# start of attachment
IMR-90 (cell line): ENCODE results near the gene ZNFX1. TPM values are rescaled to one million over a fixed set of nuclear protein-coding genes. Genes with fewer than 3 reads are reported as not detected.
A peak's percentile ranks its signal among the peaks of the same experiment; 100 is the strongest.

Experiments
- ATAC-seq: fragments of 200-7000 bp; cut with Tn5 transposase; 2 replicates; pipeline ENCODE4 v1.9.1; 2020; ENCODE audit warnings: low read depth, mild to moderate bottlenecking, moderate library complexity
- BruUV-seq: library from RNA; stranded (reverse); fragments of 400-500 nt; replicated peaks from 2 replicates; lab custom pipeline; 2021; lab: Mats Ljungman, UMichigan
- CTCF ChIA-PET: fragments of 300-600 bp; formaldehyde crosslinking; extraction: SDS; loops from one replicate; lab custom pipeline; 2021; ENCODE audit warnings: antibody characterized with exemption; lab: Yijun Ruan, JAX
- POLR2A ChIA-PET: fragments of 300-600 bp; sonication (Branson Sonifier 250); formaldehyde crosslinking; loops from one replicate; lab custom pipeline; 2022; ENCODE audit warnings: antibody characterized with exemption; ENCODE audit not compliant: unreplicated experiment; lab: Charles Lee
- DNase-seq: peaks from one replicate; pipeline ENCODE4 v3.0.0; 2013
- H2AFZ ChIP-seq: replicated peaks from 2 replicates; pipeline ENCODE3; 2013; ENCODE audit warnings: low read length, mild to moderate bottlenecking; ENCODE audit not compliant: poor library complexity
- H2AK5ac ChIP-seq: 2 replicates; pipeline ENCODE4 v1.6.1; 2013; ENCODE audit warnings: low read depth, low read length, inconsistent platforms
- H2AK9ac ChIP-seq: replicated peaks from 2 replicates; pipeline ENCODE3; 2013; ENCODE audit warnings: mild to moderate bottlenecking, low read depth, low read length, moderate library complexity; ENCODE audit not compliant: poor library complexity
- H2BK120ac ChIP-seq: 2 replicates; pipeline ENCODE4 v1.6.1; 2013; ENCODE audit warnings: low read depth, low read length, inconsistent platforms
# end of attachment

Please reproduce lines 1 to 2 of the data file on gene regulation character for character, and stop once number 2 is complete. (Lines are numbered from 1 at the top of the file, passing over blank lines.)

IMR-90 (cell line): ENCODE results near the gene ZNFX1. TPM values are rescaled to one million over a fixed set of nuclear protein-coding genes. Genes with fewer than 3 reads are reported as not detected.
A peak's percentile ranks its signal among the peaks of the same experiment; 100 is the strongest.